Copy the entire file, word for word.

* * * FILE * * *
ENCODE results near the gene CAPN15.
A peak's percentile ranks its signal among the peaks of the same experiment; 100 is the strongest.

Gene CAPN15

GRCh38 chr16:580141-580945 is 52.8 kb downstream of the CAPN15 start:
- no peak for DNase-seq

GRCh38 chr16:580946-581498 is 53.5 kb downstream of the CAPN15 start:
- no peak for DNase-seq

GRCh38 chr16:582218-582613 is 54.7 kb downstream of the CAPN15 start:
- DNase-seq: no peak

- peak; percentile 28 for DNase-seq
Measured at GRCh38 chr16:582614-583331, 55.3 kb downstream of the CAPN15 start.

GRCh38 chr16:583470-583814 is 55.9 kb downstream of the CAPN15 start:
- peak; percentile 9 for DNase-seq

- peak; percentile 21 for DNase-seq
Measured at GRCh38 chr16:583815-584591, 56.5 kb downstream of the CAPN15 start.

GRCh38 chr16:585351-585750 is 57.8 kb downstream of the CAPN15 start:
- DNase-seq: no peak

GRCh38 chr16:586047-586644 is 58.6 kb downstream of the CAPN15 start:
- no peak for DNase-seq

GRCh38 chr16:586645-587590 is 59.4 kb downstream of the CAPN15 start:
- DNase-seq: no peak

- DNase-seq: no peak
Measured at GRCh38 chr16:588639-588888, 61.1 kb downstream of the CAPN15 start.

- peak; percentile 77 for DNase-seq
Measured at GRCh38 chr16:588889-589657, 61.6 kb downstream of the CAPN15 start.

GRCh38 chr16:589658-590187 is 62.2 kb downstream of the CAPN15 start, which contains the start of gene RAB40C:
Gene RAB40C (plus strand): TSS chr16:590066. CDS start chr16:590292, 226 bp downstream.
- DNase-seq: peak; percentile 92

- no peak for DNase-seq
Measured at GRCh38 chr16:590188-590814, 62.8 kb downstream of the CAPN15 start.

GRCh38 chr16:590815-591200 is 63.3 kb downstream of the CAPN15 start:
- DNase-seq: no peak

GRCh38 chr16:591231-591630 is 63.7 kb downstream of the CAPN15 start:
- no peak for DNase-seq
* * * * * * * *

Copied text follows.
ENCODE results near the gene CAPN15.
A peak's percentile ranks its signal among the peaks of the same experiment; 100 is the strongest.

Gene CAPN15

GRCh38 chr16:580141-580945 is 52.8 kb downstream of the CAPN15 start:
- no peak for DNase-seq

GRCh38 chr16:580946-581498 is 53.5 kb downstream of the CAPN15 start:
- no peak for DNase-seq

GRCh38 chr16:582218-582613 is 54.7 kb downstream of the CAPN15 start:
- DNase-seq: no peak

- peak; percentile 28 for DNase-seq
Measured at GRCh38 chr16:582614-583331, 55.3 kb downstream of the CAPN15 start.

GRCh38 chr16:583470-583814 is 55.9 kb downstream of the CAPN15 start:
- peak; percentile 9 for DNase-seq

- peak; percentile 21 for DNase-seq
Measured at GRCh38 chr16:583815-584591, 56.5 kb downstream of the CAPN15 start.

GRCh38 chr16:585351-585750 is 57.8 kb downstream of the CAPN15 start:
- DNase-seq: no peak

GRCh38 chr16:586047-586644 is 58.6 kb downstream of the CAPN15 start:
- no peak for DNase-seq

GRCh38 chr16:586645-587590 is 59.4 kb downstream of the CAPN15 start:
- DNase-seq: no peak

- DNase-seq: no peak
Measured at GRCh38 chr16:588639-588888, 61.1 kb downstream of the CAPN15 start.

- peak; percentile 77 for DNase-seq
Measured at GRCh38 chr16:588889-589657, 61.6 kb downstream of the CAPN15 start.

GRCh38 chr16:589658-590187 is 62.2 kb downstream of the CAPN15 start, which contains the start of gene RAB40C:
Gene RAB40C (plus strand): TSS chr16:590066. CDS start chr16:590292, 226 bp downstream.
- DNase-seq: peak; percentile 92

- no peak for DNase-seq
Measured at GRCh38 chr16:590188-590814, 62.8 kb downstream of the CAPN15 start.

GRCh38 chr16:590815-591200 is 63.3 kb downstream of the CAPN15 start:
- DNase-seq: no peak

GRCh38 chr16:591231-591630 is 63.7 kb downstream of the CAPN15 start:
- no peak for DNase-seq